The Singing-Woman From The Wood's Edge

What should I be but a prophet and a liar,
Whose mother was a leprechaun, whose father was a friar?
Teethed on a crucifix and cradled under water,
What should I be but the fiend's god-daughter?

And who should be my playmates but the adder and the frog,
That was got beneath a furze-bush and born in a bog?
And what should be my singing, that was christened at an altar,
But Aves and Credos and Psalms out of the Psalter?

You will see such webs on the wet grass, maybe,
As a pixie-mother weaves for her baby,


The Silent Shearer

Weary and listless, sad and slow,
Without any conversation,
Was a man that worked on The Overflow,
The butt of the shed and the station.

The shearers christened him Noisy Ned,
With an alias "Silent Waters",
But never a needless word he said
In the hut or the shearers' quarters.

Which caused annoyance to Big Barcoo,
The shed's unquestioned ringer,
Whose name was famous Australia through
As a dancer, fighter and singer.

He was fit for the ring, if he'd had his rights


The Runaway Slave at Pilgrim's Point

I.
I stand on the mark beside the shore
Of the first white pilgrim's bended knee,
Where exile turned to ancestor,
And God was thanked for liberty.
I have run through the night, my skin is as dark,
I bend my knee down on this mark . . .
I look on the sky and the sea.

II.
O pilgrim-souls, I speak to you!
I see you come out proud and slow
From the land of the spirits pale as dew. . .
And round me and round me ye go!
O pilgrims, I have gasped and run
All night long from the whips of one


The Post That Fitted

Though tangled and twisted the course of true love
This ditty explains,
No tangle's so tangled it cannot improve
If the Lover has brains.



Ere the seamer bore him Eastward, Sleary was engaged to marry
An attractive girl at Tunbridge, whom he called "my little Carrie."
Sleary's pay was very modest; Sleary was the other way.
Who can cook a two-plate dinner on eight poor rupees a day?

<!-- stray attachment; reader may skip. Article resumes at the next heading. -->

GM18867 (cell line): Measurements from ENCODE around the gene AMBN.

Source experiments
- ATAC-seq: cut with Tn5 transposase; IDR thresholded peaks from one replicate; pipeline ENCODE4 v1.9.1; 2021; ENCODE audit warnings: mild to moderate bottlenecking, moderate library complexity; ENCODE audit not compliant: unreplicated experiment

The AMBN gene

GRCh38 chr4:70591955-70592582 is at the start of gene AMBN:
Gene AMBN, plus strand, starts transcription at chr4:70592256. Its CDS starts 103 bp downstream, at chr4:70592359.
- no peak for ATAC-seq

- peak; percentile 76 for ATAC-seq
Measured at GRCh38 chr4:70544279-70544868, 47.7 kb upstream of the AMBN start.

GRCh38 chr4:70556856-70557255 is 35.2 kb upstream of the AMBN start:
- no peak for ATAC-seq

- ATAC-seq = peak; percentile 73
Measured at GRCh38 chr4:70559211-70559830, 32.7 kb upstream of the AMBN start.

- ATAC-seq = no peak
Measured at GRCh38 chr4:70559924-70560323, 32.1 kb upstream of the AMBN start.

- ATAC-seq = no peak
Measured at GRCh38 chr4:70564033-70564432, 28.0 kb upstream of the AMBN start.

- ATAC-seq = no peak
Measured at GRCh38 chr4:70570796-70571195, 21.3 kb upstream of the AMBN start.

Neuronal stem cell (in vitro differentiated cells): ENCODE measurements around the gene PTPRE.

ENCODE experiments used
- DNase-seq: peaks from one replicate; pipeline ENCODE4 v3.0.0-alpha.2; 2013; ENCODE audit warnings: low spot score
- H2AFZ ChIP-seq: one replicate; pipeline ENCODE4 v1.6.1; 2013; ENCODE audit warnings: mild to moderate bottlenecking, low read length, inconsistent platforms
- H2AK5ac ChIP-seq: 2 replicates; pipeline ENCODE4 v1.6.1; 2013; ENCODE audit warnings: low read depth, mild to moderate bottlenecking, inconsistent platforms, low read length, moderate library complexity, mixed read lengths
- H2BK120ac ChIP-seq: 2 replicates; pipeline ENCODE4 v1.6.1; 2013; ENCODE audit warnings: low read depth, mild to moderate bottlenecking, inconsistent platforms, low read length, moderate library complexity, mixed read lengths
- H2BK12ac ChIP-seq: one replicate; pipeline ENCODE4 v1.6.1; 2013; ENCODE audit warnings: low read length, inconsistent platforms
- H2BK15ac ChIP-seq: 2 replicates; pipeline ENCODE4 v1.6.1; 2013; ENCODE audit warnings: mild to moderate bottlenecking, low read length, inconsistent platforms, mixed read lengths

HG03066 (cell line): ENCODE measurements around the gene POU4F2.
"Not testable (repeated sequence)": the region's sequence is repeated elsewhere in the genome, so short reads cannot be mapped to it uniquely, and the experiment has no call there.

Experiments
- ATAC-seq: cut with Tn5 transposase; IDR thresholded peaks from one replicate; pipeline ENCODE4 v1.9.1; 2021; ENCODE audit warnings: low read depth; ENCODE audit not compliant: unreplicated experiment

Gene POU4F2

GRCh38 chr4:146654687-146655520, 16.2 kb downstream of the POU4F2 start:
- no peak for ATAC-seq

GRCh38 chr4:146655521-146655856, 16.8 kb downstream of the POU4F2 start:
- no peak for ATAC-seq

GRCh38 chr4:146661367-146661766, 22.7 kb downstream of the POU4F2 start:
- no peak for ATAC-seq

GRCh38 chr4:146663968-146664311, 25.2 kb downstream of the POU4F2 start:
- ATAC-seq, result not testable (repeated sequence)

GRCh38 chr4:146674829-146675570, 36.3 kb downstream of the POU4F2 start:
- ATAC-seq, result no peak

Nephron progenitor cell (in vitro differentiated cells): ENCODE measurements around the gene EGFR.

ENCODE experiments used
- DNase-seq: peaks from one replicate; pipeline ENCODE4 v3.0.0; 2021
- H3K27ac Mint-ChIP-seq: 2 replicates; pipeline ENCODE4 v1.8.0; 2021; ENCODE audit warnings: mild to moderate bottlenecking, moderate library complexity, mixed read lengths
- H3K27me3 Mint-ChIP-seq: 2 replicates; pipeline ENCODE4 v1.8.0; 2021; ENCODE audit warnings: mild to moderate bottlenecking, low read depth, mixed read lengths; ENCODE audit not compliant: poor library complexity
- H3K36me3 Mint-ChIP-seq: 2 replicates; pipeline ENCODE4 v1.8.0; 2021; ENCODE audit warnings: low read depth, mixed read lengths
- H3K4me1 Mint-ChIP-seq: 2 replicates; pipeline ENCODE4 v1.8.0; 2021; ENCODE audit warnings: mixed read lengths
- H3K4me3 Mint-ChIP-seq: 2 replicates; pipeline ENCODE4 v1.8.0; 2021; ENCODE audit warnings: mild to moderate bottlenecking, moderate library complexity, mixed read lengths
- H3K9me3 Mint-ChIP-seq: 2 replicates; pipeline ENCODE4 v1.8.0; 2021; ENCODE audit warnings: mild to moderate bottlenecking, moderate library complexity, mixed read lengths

Long he pondered o'er the question in his scantly furnished quarters --


The Precocious Baby - a Very True Tale

An elderly person - a prophet by trade -
With his quips and tips
On withered old lips,
He married a young and a beautiful maid;
The cunning old blade!
Though rather decayed,
He married a beautiful, beautiful maid.

She was only eighteen, and as fair as could be,
With her tempting smiles
And maidenly wiles,
And he was a trifle past seventy-three:
Now what she could see
Is a puzzle to me,
In a prophet of seventy - seventy-three!

Of all their acquaintances bidden (or bad)


The Player Piano

I ate pancakes one night in a Pancake House
Run by a lady my age. She was gay.
When I told her that I came from Pasadena
She laughed and said, "I lived in Pasadena
When Fatty Arbuckle drove the El Molino bus."

I felt that I had met someone from home.
No, not Pasadena, Fatty Arbuckle.
Who's that? Oh, something that we had in common
Like -- like -- the false armistice. Piano rolls.
She told me her house was the first Pancake House

East of the Mississippi, and I showed her


The Old Swimmin' Hole

1 Oh! the old swimmin'-hole! whare the crick so still and deep
2 Looked like a baby-river that was laying half asleep,
3 And the gurgle of the worter round the drift jest below
4 Sounded like the laugh of something we onc't ust to know
5 Before we could remember anything but the eyes
6 Of the angels lookin' out as we left Paradise;
7 But the merry days of youth is beyond our controle,
8 And it's hard to part ferever with the old swimmin'-hole.


The Onondaga Madonna

She stands full-throated and with careless pose,
This woman of a weird and waning race,
The tragic savage lurking in her face,
Where all her pagan passion burns and glows;
Her blood is mingled with her ancient foes,
And thrills with war and wildness in her veins;
Her rebel lips are dabbled with the stains
Of feuds and forays and her father's woes.

And closer in the shawl about her breast,
The latest promise of her nation's doom,
Paler than she her baby clings and lies,
The primal warrior gleaming from his eyes;


The Onion, Memory

Divorced, but friends again at last,
we walk old ground together
in bright blue uncomplicated weather.
We laugh and pause
to hack to bits these tiny dinosaurs,
prehistoric, crenelated, cast
between the tractor ruts in mud.

On the green, a junior Douglas Fairbanks,
swinging on the chestnut's unlit chandelier,
defies the corporation spears--
a single rank around the bole,
rusty with blood.
Green, tacky phalluses curve up, romance
A gust--the old flag blazes on its pole.

In the village bakery


The Old And The New Masters

About suffering, about adoration, the old masters
Disagree. When someone suffers, no one else eats
Or walks or opens the window--no one breathes
As the sufferers watch the sufferer.
In St. Sebastian Mourned by St. Irene
The flame of one torch is the only light.
All the eyes except the maidservant's (she weeps
And covers them with a cloth) are fixed on the shaft
Set in his chest like a column; St. Irene's
Hands are spread in the gesture of the Madonna,
Revealing, accepting, what she does not understand.


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